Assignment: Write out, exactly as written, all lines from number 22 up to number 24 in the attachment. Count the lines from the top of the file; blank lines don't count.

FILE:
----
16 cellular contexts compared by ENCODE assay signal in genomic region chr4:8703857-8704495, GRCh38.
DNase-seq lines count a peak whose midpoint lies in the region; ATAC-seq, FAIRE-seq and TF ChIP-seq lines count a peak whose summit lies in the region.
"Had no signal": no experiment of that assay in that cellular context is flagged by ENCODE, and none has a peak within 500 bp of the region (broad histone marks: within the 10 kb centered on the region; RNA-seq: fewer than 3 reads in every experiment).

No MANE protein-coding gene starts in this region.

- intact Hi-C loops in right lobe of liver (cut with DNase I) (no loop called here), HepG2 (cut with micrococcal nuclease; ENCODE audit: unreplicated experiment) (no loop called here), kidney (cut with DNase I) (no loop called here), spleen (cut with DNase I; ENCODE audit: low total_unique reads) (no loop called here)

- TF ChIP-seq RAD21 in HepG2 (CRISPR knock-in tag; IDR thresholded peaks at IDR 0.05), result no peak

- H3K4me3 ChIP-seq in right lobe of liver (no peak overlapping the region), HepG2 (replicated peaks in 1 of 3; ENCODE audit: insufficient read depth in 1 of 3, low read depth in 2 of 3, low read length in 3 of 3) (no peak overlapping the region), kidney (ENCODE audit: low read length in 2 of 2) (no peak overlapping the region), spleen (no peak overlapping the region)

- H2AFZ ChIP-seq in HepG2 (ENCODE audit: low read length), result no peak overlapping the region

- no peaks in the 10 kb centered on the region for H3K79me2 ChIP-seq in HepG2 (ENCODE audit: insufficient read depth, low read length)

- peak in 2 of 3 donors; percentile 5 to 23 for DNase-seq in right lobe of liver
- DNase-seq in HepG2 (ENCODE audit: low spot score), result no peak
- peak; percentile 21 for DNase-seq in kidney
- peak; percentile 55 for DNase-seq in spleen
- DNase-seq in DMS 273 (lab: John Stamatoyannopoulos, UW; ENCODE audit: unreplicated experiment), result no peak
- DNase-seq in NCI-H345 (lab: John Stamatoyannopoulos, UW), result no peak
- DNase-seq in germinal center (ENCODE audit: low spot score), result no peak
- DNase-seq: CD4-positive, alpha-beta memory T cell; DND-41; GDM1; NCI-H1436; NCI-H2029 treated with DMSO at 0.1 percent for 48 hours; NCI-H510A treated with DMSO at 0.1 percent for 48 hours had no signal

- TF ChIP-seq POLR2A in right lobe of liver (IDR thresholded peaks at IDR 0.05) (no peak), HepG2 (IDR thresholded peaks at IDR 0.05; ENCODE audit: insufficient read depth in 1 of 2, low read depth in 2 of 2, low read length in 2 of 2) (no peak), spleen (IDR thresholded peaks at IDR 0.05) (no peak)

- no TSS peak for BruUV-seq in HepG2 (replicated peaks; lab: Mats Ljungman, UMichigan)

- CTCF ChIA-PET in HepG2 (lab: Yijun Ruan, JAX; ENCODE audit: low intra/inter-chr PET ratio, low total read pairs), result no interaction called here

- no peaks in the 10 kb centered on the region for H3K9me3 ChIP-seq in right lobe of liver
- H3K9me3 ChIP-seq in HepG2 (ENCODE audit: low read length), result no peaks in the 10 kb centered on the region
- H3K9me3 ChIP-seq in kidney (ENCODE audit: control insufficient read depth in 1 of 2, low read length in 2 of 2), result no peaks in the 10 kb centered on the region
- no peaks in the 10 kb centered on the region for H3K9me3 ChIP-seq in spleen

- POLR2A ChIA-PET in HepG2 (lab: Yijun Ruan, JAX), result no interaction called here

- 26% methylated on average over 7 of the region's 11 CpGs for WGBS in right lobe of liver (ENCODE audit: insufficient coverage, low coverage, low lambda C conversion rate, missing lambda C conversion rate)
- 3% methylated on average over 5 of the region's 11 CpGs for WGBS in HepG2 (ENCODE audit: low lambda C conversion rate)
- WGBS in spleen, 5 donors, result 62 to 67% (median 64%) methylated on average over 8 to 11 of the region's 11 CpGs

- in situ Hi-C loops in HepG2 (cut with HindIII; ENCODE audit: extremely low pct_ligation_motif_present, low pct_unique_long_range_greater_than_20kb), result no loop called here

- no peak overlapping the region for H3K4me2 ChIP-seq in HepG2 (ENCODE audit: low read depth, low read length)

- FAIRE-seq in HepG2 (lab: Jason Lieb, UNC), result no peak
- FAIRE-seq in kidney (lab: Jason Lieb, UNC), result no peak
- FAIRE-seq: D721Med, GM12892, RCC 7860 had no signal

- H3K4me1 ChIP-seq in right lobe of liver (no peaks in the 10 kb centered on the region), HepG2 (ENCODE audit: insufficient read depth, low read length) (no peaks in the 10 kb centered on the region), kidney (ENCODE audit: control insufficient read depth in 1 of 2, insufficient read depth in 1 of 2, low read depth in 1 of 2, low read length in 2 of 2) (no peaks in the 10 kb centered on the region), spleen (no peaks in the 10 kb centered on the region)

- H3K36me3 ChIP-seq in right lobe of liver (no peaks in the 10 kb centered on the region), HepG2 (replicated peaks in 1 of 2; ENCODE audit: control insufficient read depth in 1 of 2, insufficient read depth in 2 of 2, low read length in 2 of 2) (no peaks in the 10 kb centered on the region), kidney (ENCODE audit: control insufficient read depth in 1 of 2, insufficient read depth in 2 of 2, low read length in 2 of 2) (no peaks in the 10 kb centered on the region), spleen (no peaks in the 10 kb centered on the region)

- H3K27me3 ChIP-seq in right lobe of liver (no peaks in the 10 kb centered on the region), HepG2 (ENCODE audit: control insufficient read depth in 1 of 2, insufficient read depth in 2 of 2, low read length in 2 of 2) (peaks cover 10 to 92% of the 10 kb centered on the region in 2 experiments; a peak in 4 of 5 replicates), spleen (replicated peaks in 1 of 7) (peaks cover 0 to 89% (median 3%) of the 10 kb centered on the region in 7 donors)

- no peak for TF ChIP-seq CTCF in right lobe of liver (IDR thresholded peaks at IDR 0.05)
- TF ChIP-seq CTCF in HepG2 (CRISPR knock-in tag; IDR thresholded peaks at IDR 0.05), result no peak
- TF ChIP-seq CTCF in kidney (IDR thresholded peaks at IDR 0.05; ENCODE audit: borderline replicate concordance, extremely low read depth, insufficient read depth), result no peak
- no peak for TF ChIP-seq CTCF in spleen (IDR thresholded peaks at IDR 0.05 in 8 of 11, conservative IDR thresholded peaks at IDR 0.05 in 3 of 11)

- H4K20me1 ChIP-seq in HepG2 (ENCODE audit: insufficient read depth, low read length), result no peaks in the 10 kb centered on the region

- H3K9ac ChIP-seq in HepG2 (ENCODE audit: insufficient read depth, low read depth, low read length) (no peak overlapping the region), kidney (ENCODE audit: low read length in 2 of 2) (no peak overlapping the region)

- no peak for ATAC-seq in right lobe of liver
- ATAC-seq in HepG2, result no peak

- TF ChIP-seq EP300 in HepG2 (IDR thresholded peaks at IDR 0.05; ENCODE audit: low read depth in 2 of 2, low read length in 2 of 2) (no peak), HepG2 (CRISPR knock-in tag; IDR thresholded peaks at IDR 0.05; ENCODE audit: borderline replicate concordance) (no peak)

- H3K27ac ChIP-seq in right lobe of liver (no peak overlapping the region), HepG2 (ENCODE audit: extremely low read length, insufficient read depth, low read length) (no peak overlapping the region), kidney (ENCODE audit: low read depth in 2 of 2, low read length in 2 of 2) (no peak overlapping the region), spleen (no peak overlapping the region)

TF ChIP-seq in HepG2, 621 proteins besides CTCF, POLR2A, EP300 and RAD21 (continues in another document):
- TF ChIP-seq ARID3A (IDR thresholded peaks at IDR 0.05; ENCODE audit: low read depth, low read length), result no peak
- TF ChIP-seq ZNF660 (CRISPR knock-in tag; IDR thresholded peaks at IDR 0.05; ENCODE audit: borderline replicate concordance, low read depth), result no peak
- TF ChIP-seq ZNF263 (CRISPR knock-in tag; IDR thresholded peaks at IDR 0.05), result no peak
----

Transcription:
- H3K9me3 ChIP-seq in HepG2 (ENCODE audit: low read length), result no peaks in the 10 kb centered on the region
- H3K9me3 ChIP-seq in kidney (ENCODE audit: control insufficient read depth in 1 of 2, low read length in 2 of 2), result no peaks in the 10 kb centered on the region
- no peaks in the 10 kb centered on the region for H3K9me3 ChIP-seq in spleen